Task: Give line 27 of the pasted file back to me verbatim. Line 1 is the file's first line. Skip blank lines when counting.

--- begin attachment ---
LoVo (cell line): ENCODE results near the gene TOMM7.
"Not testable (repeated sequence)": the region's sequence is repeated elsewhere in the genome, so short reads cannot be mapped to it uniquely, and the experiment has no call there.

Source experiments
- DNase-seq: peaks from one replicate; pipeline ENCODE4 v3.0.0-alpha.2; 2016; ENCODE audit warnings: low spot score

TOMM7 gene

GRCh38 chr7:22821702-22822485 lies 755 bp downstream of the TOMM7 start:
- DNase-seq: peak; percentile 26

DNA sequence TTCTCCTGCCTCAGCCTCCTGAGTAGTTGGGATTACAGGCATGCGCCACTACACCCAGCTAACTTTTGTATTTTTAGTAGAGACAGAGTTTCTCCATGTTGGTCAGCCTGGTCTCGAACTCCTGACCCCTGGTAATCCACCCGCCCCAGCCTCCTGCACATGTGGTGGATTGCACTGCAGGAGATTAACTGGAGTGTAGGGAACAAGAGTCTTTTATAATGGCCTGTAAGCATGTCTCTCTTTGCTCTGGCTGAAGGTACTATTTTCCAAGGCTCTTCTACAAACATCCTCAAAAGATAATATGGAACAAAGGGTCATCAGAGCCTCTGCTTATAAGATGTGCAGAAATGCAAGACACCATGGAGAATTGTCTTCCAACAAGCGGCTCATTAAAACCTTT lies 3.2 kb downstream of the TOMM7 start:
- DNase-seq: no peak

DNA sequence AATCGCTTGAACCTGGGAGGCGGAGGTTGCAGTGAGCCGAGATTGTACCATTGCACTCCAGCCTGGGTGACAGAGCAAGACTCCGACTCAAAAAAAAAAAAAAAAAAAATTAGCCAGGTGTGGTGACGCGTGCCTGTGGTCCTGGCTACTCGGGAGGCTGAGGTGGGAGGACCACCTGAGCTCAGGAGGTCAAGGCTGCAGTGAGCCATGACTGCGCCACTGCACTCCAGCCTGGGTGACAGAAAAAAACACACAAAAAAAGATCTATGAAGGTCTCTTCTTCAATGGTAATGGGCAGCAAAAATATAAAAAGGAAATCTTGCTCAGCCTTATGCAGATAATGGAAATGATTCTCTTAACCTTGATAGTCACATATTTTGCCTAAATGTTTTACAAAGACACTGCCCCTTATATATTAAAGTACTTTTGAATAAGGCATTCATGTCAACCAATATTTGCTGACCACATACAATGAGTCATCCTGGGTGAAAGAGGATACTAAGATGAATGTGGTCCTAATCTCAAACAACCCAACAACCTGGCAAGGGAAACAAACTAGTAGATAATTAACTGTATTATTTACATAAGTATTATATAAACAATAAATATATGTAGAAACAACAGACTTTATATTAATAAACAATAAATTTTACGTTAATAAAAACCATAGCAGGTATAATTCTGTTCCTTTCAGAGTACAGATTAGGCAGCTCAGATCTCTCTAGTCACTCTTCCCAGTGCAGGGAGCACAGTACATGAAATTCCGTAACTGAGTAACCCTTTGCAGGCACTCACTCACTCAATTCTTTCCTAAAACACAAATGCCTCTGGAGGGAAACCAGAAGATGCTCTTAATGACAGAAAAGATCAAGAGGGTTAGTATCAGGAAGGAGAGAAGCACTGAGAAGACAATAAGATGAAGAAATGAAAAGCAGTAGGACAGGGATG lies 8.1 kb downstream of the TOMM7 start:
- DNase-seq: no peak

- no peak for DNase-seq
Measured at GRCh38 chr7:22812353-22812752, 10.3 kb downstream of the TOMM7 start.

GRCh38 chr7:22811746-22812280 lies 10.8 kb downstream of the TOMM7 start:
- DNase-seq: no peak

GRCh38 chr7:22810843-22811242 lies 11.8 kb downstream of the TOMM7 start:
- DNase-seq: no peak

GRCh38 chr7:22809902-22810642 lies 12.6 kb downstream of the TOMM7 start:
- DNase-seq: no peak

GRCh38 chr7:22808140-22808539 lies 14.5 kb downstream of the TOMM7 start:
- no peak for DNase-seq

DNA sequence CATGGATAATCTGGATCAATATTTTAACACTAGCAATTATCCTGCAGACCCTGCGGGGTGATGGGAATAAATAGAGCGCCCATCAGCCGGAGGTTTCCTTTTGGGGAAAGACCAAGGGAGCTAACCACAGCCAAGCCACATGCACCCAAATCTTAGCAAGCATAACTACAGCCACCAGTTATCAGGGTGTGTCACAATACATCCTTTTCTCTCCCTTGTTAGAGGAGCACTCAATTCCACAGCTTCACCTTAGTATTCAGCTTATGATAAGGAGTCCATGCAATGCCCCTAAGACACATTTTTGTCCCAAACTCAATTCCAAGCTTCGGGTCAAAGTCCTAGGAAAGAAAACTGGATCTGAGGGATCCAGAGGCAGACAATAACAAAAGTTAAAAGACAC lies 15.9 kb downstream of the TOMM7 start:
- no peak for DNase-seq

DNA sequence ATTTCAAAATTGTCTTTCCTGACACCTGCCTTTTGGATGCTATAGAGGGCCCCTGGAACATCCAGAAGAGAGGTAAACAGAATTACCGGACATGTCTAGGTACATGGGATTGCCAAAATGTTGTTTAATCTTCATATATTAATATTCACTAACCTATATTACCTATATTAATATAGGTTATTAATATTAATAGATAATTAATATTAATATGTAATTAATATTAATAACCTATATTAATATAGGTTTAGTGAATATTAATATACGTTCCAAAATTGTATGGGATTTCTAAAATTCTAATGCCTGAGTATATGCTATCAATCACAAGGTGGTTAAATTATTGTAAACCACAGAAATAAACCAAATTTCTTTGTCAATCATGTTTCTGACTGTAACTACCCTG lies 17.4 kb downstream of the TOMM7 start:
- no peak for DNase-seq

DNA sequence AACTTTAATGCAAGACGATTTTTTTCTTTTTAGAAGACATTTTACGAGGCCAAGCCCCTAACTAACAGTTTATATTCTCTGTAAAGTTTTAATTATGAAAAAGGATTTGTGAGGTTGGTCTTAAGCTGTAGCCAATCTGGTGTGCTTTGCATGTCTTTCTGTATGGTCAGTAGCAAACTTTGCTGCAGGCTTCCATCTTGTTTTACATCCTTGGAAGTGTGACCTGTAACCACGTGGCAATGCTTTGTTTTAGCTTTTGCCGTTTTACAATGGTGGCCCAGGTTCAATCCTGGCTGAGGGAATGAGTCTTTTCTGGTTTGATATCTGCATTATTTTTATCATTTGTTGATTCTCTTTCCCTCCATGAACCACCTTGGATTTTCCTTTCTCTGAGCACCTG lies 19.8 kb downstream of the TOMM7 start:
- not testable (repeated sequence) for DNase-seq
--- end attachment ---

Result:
- not testable (repeated sequence) for DNase-seq